By David Hunter
Calp – Sierra Bérnia 167.5km
The one we’ve all been waiting for.
Forget about the fact we’re barely into February, this would be one of the hardest finishes in the year no matter when it arrived. The organisers love a steep climb, and this time they’ve gone out of their way to find a recently tarmacked goat track. The inclusion of this climb has certainly caused some controversy with many riders thinking that it’s simply too hard at the very beginning of the season.
The climb can be categorised in many ways, I like to look at the final 3.6km which averages 14%. There is no resting point for the riders, the gradient simply refuses to drop, and we could well see a number of riders walking. This is a climb that suits a very particularly type of rider, one with incredible core strength and a light frame. If you weigh over 70kg, it’s going to be impossible to challenge for the top spot. Thursday’s finish has given a good indication of which riders are currently in form, but do not be fooled, that climb pales into insignificance compared to this one.
A nice sunny day.
Tadej Pogačar – the Slovenian is an outstanding talent. His neo-pro year was bordering on the ridiculous, and it looks like 2020 could be even better. UAE have done something that most others don’t, they’ve already had a long training camp up at altitude. The reason they’ve done this is that are desperate to win the UAE Tour, understandably so. This camp has put Pogačar ahead of many of his rivals, his sprint to win stage 2 was very powerful, it’s not often Valverde loses one of those. The 2019 Vuelta showed us that he loves the steep stuff, do you remember his brilliant win on Los Machucos? It’s probably too far to say he’ll enjoy the climb, but he certainly won’t dislike it as much as others. Given his preparation before the race and his performance on Thursday, he has to start the stage as the favourite.
Alejandro Valverde – finished 2nd on Thursday, but don’t go writing him off. This is a climb that suits Valverde, his torque power is very impressive. He knows that Pogačar is a massive threat to him, I wonder if Movistar will be able to use Marc Soler as an attacking threat. The peloton will blow apart very early on this climb, having a rider to attack will force the other team leaders into defending and potentially wasting vital energy. Whenever Valverde doesn’t win, questions are asked about his age and is he eventually slowing down. Age is inevitable, Valverde will slow down at some point, is this it?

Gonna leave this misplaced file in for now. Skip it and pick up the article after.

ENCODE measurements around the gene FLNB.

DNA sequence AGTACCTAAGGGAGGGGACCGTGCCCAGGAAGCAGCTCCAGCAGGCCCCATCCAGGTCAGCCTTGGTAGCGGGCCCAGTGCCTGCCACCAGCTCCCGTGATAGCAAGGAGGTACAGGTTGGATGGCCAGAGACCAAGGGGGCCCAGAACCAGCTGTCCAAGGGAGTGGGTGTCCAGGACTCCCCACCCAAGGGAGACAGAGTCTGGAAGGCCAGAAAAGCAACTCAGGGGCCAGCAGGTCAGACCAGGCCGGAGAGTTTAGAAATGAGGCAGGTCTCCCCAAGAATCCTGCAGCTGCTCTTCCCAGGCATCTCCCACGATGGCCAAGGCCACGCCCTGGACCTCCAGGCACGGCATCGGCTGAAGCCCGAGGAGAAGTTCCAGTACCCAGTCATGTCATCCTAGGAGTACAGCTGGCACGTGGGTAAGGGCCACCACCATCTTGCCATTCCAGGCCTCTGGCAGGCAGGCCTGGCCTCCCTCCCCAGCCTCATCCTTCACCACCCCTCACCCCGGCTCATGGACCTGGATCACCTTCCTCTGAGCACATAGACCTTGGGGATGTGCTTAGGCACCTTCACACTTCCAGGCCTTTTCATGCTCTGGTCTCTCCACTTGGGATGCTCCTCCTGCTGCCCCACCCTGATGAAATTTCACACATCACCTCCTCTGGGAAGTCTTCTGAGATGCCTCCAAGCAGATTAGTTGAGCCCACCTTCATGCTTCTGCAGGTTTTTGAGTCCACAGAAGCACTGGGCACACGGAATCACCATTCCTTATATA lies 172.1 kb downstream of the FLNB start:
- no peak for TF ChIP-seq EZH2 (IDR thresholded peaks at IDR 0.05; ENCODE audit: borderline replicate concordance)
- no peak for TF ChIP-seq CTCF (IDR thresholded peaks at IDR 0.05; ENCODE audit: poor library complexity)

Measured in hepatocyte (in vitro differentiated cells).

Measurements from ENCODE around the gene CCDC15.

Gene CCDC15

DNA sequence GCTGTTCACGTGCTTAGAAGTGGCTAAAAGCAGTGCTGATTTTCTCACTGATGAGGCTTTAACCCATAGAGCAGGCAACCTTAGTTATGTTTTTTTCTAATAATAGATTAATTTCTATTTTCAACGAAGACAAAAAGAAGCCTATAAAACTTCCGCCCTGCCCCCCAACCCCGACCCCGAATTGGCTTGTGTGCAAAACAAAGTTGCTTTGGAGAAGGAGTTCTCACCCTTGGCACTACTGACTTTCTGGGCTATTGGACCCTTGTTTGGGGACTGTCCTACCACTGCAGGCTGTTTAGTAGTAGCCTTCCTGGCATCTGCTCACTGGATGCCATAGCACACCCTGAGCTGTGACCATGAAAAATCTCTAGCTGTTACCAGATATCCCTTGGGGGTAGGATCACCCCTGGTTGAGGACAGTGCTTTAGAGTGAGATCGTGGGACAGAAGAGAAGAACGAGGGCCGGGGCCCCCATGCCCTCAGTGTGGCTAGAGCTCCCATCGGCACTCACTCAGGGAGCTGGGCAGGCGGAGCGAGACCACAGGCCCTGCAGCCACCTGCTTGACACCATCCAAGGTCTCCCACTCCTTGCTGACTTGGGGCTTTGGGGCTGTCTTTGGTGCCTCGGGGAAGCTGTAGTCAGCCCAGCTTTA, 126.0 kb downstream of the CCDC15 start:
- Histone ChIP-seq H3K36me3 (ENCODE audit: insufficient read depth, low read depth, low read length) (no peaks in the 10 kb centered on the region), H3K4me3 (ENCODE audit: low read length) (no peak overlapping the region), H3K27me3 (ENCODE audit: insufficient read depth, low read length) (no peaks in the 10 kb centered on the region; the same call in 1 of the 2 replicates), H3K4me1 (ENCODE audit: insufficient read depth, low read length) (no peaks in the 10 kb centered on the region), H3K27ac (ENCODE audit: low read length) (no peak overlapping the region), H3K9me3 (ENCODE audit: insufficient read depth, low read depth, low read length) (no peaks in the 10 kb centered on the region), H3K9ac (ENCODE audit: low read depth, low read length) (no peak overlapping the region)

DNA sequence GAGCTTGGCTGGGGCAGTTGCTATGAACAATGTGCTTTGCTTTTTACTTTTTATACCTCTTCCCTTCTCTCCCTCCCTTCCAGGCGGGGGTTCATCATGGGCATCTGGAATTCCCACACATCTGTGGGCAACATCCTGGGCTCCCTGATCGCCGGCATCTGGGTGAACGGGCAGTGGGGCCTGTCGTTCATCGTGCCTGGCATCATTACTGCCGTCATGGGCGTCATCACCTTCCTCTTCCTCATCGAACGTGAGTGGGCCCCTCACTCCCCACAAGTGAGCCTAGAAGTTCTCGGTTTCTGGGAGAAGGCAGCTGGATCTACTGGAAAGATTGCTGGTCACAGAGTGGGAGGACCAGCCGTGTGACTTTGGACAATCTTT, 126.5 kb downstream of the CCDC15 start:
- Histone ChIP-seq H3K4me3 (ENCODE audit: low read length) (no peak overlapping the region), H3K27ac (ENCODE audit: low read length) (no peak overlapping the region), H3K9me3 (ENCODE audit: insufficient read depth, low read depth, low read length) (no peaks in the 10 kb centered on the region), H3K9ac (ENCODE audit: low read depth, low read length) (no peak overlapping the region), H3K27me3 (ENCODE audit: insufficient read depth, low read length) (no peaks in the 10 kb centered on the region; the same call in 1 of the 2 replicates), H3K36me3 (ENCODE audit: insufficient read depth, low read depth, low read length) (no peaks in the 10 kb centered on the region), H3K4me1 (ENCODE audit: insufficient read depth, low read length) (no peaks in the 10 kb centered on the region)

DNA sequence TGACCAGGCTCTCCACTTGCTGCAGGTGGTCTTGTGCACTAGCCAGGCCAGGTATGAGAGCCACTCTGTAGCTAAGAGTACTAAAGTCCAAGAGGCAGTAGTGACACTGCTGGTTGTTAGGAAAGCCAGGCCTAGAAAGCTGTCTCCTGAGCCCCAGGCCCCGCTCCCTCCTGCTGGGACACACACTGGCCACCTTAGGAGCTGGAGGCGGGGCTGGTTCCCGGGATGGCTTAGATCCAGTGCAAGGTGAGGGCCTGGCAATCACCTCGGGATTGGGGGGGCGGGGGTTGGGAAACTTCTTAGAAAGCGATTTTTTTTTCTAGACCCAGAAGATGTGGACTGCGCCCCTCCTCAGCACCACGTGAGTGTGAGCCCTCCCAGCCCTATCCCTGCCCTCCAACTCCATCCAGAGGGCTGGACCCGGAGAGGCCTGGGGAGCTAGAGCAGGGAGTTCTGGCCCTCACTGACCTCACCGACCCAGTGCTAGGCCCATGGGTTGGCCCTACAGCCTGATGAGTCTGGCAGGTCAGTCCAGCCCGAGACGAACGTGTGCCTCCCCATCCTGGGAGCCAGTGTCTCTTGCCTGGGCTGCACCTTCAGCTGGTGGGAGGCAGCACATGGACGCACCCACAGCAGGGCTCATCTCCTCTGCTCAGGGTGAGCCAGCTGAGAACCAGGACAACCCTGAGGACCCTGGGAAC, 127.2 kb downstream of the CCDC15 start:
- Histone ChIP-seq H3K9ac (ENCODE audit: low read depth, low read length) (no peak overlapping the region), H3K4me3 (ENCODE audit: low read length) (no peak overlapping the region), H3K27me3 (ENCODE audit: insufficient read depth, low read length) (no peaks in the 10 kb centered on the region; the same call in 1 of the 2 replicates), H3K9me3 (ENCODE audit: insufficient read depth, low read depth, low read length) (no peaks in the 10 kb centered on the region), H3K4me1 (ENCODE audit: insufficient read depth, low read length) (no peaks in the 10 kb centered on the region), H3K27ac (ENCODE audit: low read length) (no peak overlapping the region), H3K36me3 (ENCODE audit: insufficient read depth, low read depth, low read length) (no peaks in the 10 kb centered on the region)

Dylan Teuns – another rider who is brilliant on steep slopes. The Belgian manages to produce a huge amount of seated power, which is very important on this type of climb. Due to the gradient, it is much better if you can remain in the seat and power up the hill, getting out of the saddle can actually be a little dangerous. Bahrain have a very strong team at this race, they will have multiple options in final kilometres. If they can use Bilbao and Poels as attacking options, Teuns will be able to follow wheels and hopefully save as much energy as he can for the final kilometre. Will having the strongest team pay dividends?
Rubén Fernández – he took the brave decision to move away from Movistar and join Fundacíon – Orbea. His story is one of potential not realised, a common story in the world of cycling. He won the Tour de l’Avenir back in 2013, but has never won a race since turning pro. After spending many years working as a domestique for the likes of Valverde, he now steps out of the shadow and into the spotlight. His new team will hope he seizes his opportunity, as they have shown a lot of faith in him and he’s their big star. Winning the stage will be tough, but finishing in the top 5 is within his grasp and that would be a great result.
Anyone else – we could see a “surprise” win on these slopes. The likes of Dan Martin, Jack Haig and Ion Izagirre have a chance, but not a very big one.
Maybe I’m stuck in the past, but I still believe in Bala. This is a climb that really does suit him well, the presence of Pogačar won’t scare him, it will motivate him. When the dust settles I think we’ll see Alejandro Valverde cross the line first to win the stage and GC.
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